In contrast to D2.0 R cells, D2A1 exhibit a similar dormant phase in vivo for 1 to 3 weeks after which they form large metastatic lesions8. We injected D2A1-GFP cells into the lateral tail vein of nude mice and performed the same treatment schedule as in Fig. 4a. Average metastatic burden was consistently reduced after 3 weeks of treatment with HCQ as compared to the control and the treatment-delayed groups. In line with previous findings, the delay of HCQ administration for 7 days after cell injection resulted in equivalent metastatic total tumour burden compared to controls (Fig. 5a, b) suggesting that inhibition of autophagy has a minimal effect once the dormant-to-proliferative switch has occurred. To further investigate this effect, we performed a time course experiment addressing the activation status of autophagy in D2A1 cells before and after their proliferative outbreak in vitro. Figure 5c clearly shows the progressive conversion of LC3-I to its lipidated form LC3-II, indicating the activation of autophagy, from day 3 to day 7 of culture. This period of time overlaps with the quiescent phase of D2A1 cells on BME matrices. On the other hand, a sharp decrease in the expression of both LC3 forms is observable at day 11 of culture, at which D2A1 cells have established a stable proliferative profile when cultured on BME matrices.
Transcriptome analysis of dormant and proliferating BC cells
To elucidate the molecular mechanism driving the dependence of dormant BC cells on autophagy, we interrogated the transcriptomes of D2.0 R cells in early and late stages of dormancy and during proliferation. Pathway analysis of differentially expressed genes of D2.0 R at Days 1 and 5 on BME revealed the modulation of signalling pathways previously associated with dormancy, such as the ERK/MAPK pathway, integrin-mediated signalling or angiogenesis inhibition by Thrombospondin 1 (TSP1) (Fig. 6a), but not pathways related to autophagy. We further examined the transcriptomes of D2.0 R cells on BME and COL1-enriched BME matrices at Day 5 of culture. Pathway analysis revealed autophagy as the most prevalent upregulated pathway in the dormant cells compared to proliferating cells at this time point (p = 2.5E−11; Fig. 6b, c, Supplementary Table 1 and 2). These results suggest that the onset of the cellular transcriptional programme leading to autophagy occurs relatively early during the transition from a proliferative state in 2D culture to a dormant state on BME.
Given the frequent post-translational modifications associated with autophagy19, we validated the transcriptomic data by analysing the protein levels of key molecules in the autophagic signalling pathway. We confirmed that autophagy was active in dormant D2.0 R cells on BME compared to proliferating D2.0 R cells cultured in COL1-enriched BME matrices. We further demonstrated that the protein levels of key autophagy effectors were modulated in accordance with the transcriptional profile of cells seeded on BME at day 5 as compared with those on BME at Day 1 (Fig. 6d). ATG7 and LC3-II were upregulated and p62 downregulated in D2.0 R cells on BME at day 5 as compared with the D2.0 R cells at Day 1, while BECN1 remained unchanged (Fig. 6d). Taken together these data indicate that the differences observed in the autophagic activity of dormant D2.0 R cells reflect changes at the posttranscriptional level.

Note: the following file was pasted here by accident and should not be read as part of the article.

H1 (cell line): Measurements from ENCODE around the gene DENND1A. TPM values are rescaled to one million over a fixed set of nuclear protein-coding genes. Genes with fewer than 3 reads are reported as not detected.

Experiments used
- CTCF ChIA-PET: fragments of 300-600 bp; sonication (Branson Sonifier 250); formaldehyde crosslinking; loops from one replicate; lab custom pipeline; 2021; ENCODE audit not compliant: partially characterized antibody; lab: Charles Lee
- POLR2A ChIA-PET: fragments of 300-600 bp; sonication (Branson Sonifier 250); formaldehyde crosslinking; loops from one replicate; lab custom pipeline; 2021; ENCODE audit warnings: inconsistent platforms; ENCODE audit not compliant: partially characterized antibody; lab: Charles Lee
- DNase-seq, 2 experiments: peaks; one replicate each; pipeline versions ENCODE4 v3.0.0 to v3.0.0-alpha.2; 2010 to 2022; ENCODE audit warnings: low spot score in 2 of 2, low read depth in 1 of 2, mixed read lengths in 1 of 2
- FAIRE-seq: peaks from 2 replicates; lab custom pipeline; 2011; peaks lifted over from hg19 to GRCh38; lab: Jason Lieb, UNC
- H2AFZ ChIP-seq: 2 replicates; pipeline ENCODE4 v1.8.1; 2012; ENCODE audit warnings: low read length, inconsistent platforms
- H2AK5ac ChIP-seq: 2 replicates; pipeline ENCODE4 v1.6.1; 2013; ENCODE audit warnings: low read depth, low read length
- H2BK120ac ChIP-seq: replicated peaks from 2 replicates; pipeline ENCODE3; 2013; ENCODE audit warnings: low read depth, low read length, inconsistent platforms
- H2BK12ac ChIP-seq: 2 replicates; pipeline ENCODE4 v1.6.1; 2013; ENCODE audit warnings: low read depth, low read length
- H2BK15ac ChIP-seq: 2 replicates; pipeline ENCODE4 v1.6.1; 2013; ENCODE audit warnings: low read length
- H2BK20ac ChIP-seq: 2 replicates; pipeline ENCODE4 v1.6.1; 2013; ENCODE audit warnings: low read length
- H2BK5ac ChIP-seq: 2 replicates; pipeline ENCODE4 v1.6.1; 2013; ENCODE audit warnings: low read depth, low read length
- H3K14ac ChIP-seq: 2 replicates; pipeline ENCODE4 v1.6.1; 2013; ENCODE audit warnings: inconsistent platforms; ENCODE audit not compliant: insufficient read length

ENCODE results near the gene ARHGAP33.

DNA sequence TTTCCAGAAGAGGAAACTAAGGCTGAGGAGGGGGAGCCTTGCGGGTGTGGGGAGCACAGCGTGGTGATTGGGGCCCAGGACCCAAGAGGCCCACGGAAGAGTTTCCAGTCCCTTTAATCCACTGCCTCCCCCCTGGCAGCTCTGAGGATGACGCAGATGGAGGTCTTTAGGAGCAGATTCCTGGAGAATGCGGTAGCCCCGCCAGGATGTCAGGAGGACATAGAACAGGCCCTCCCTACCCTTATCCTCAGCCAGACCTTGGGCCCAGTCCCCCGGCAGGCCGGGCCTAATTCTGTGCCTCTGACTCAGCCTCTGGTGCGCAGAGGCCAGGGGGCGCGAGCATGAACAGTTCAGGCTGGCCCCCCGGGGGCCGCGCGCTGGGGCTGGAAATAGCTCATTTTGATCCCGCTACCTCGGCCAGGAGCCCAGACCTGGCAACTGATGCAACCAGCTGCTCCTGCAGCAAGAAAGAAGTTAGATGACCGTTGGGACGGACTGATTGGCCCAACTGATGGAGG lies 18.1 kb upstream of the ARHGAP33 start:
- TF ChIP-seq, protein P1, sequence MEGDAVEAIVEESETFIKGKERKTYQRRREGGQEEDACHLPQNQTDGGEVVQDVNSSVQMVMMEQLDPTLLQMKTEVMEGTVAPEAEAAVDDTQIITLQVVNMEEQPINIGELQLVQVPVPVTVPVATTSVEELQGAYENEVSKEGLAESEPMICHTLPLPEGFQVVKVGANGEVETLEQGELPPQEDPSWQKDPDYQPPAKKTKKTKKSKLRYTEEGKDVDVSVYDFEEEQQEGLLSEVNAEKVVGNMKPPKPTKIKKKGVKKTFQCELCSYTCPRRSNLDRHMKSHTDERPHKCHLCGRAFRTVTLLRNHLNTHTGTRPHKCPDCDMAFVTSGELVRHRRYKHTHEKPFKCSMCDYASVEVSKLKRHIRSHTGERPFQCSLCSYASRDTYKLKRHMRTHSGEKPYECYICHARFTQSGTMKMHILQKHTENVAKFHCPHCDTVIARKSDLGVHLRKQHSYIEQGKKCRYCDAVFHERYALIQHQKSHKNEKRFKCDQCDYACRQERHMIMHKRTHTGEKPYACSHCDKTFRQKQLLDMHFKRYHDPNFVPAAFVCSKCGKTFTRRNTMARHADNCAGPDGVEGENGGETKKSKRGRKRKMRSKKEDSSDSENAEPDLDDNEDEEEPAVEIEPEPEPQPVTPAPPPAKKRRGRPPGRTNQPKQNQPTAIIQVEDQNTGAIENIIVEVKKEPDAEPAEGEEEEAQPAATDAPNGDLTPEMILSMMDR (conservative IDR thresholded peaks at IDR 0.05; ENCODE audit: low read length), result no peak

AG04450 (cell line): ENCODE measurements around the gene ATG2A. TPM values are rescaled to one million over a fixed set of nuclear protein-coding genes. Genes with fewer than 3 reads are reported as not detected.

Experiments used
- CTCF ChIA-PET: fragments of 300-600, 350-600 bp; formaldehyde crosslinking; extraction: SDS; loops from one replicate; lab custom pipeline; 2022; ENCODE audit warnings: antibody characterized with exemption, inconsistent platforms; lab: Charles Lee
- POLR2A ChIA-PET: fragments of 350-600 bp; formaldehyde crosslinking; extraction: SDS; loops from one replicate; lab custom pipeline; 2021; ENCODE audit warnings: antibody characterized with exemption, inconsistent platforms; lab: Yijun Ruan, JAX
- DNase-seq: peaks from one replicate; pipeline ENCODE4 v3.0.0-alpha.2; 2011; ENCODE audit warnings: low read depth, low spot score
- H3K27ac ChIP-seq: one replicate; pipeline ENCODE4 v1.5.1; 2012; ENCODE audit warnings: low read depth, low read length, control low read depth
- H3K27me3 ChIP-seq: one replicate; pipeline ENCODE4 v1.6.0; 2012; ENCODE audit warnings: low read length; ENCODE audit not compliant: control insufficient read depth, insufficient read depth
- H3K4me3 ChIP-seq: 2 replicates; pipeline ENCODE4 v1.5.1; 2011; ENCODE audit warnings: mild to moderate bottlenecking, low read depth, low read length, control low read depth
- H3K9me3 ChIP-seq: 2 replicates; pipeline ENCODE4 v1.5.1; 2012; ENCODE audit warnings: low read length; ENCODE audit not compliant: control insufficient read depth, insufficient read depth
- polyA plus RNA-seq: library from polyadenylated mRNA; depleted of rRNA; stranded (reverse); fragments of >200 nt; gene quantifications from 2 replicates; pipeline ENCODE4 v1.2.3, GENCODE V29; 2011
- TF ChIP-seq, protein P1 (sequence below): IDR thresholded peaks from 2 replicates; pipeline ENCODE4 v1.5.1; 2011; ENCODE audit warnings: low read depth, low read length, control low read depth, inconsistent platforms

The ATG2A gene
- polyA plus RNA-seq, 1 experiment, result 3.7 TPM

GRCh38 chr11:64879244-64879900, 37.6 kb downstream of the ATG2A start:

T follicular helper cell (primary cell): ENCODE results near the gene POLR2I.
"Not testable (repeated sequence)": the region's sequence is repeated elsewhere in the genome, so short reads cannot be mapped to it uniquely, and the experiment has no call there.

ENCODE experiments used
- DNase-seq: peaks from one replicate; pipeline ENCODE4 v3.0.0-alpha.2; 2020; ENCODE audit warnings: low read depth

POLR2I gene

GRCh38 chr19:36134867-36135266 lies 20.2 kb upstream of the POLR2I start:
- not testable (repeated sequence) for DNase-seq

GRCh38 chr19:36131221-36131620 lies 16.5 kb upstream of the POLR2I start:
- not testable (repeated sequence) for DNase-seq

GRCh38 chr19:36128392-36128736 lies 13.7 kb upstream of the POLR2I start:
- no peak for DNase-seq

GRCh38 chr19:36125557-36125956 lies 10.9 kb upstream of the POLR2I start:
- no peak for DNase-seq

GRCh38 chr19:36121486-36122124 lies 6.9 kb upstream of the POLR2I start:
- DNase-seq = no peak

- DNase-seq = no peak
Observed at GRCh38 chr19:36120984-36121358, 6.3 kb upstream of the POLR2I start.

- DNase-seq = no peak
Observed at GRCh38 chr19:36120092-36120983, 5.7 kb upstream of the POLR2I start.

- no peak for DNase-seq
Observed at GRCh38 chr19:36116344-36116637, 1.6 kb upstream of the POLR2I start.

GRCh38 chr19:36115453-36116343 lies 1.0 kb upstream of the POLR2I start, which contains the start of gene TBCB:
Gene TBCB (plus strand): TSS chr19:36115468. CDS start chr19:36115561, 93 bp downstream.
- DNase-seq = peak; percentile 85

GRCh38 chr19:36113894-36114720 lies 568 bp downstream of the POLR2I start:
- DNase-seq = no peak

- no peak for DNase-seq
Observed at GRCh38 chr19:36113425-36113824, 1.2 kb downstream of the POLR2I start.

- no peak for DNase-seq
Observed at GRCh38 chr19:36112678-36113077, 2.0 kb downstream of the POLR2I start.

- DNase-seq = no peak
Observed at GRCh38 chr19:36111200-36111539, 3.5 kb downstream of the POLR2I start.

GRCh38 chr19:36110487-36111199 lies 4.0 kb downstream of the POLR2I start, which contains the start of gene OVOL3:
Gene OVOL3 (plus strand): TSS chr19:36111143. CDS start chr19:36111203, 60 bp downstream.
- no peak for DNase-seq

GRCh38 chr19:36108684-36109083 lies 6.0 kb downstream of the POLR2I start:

In addition, we showed that treating dormant D2.0 R cells with HCQ blocked the autophagic flux. Notably, we observed a strong accumulation of p6222 and LC3-II23 in D2.0 R cells treated with HCQ at day 5 of culture on BME (Fig. 6d). Surprisingly, BECN1 protein levels dramatically decreased upon HCQ treatment.
Knockdown of ATG7 but not BECN1 reduces metastatic burden
Next, we aimed to confirm the critical role of autophagy in the survival of dormant cells and the involvement of ATG7 and BECN1. We performed an in vivo metastasis burden assay using D2.0R-GFP cells expressing scrambled shRNA (sh-SCR) and two independent short hairpin RNAs (shRNA) for each of the autophagy regulators, BECN1 and ATG7 (Supplementary Fig. 8a). In accordance with the transcriptomic data, we observed no significant differences in the metastatic burden of mice injected with either BECN1 shRNA or sh-SCR cells (Fig. 6e), whereas expression of sh-ATG7 hairpins induced an approximately 2-fold reduction in total lung metastatic burden as compared to controls (Fig. 6f).
Inhibition of autophagy in dormant cells blocks mitophagy